Great field speed. Amazing
stats. He has the most amazing stat I have ever heard. He average 5.9
YPC... If you average 5.9 YPC in the FBS, you are expected to average 4 YPC
in the NFL. "Good is not good enough. Greatness is old news. We must strive to be legendary."
But let me finish. This stat is so amazing that I don't really believe it.
He allegedly average 5.9 YPC after contact, AFTER CONTACT! I
mean, how is that possible (am I the only one freaking out here;).
reminds me a of Eric Dickerson in one aspect (I'm not saying that he is as
good as Dickerson). He is a big, almost fullback looking 225-pound RB, who
has elite long speed, like Dickerson. He does not get caught from behind
when he has a lane. He can lower his head and pound the defense on short
yardage, and then find a seam and run for 70-yards.
Dickerson was a
glider on the field, and a thing of beauty. Adams is still more half-FB,
and grinder inside. But when he finds a lane the only guy I can compare
him too, who had the size and speed was Dickerson.
is also a good leader, and was named team captain. "He can run you over, he can run away from you, he can make you miss, or he can run through you,"
ND RB coach coach Autry Denson (who also compared him to Dickerson) said. "Josh is as complete as you can get."
He ran for almost a thousand yard after contact this season, 948, to lead
the NCAAs. That is simply incredible.
He ran for more yards after contact, than any RB in this
Draft. He is also a great blocker. He blocks like a FB, shifts like a scatback, and runs like Dickerson down the sideline. He was also a back up for a few years, so he has a lot of tread left on the tires.
His biggest concern was that he had serious knee surgery a few years ago.
He always seems to fall forward.
"You could look in his eyes and see he's a guy who will bite,"
Ex ND RB coach Tony Alford said. "He's not out there screaming and hollering, jumping up and down and a look-at-me type of guy, but his demeanor was very serious and businesslike and goal-oriented. Even as a young high school guy, he was a man's man."
He always seems to run over the first defender tackling him. Nice hands on the shovel pass.
is a great cut blocker in pass pro.
"You would have thought he won the lottery," Denson said. "For three weeks, that's what we focused on in practice, executing the perfect cut block. He wants to be the best, but he understands what it means to be the best, the process behind what it takes."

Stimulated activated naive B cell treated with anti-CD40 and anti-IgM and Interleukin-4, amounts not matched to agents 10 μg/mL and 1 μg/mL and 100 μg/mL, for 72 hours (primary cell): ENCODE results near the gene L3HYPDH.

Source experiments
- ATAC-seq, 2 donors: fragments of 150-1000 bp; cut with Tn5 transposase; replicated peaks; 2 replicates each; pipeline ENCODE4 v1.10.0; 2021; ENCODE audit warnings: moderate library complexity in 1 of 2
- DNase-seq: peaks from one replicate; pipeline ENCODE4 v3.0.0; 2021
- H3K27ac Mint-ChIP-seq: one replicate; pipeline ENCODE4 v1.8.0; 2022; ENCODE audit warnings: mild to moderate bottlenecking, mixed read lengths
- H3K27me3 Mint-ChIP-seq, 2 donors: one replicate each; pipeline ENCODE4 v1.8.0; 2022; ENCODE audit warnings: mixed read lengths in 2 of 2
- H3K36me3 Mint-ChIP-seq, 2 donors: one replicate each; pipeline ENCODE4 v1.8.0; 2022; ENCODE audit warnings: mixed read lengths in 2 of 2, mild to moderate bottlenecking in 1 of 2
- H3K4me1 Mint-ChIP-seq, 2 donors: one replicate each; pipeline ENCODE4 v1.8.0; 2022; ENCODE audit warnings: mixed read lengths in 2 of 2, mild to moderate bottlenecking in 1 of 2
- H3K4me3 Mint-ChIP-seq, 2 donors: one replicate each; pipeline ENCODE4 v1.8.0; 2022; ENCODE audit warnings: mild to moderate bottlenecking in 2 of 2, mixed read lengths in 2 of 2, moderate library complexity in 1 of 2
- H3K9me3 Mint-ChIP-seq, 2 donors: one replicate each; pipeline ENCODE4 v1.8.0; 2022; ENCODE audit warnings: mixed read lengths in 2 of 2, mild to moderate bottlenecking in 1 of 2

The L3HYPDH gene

He can protect the QB in the pocket.
That is how rookie
RBs first get on the field. "He's a competitor's competitor," Denson said. "He's a gentleman off the field, but Josh is a beast. He wants to win, and he's mature enough to understand the process that goes into winning. It's so easy to root for Josh because it's not made up, it's not manufactured."
Amazing speed in the open field that leaves DBs 20 to 30 pounds lighter
than he is in the dust.
Back, who will go in the 2nd because of major knee surgery he had a couple
years ago. "He's so talented, he's got the size, he's got the speed, but what sets Josh apart is who he is," Mike
McGlinchey said. "He's as good of a person as you can come around in this game." Great lateral hop on second level to make guys miss.
will make him a 1st Round Pick is his elite speed on the field. "When you hear those words
[go-josh-go], you know he's off and he's not going to get caught," his high school HC Hetrick said. "When I hear 'Go Josh,' it always brings back the warm and fuzzies. I'll sit there now watching [Notre Dame] on TV with my boys, and he'll take off and I'll say, 'Go Josh, go Josh, go Josh.'" He's a little tall, but he gets low nicely in short yardage.
Nice job cutting back on runs out wide.
"Josh is the most humble guy I've ever been
around," Quenton Nelson said. "Doesn't really say much in the locker room, but he's got an energy to him that people really rally behind." Runs well with his eyes.
Great shiftiness and power on the goal
"Incredibly respectful of others," the physical therapist who help Adams
recover from major knee surgery Frank Angiolillo said. "Every day, he called me, 'Sir.' I used to say, 'Josh, you can call me Frank.' He said, 'Yes, sir, I'll call you Frank.' He can do things athletically that can boggle the mind, but he's an even nicer person."
He has elite character and work ethic.
has the best size speed ratio of an RB in this Draft. "I looked back at my life and how hard everybody in my family worked," Adams said. "I wanted to do the same thing. Through a lot of prayer and discussions with my mom and dad, I made my mind up to attack this thing with everything that I had."
Last and foremost Adams is a top five RB in this draft.
Great speed to outside on off tackle runs. Nice power runner inside. He knocks back defenders when he gets low inside. He follows his blockers so well to the 2nd level. He breaks off their blocks with power and speed. He
is a great Screen runner. He can catch the screen pass as he is being hit, and run through the DB, and go for the First
Great power runner, with enough elusiveness and speed to start in the NFL. He was incredible against Temple. When he finds a lane you cannot catch him from behind. Terrific screen runner. When you give him a crease in space he
is very tough to bring down, and you never catch him from
Size speed ration is incredible. He rammed into the OLB against Stanford, and knocked him backwards clean off his feet. He is
amazingly tough to bring down. He runs over guys and keeps on going.
Great cutback runner.
has the best blend of size and speed in this Draft. He is also a nice cut
back runner, who can make guys miss with a quick cutback inside. Notice
how he ran over three defenders as well. He is a big powerful guy, with
small guy skills (:01).
how he slows to follow his blockers, as two guys dive at his feet, and he
runs over them (:16). Then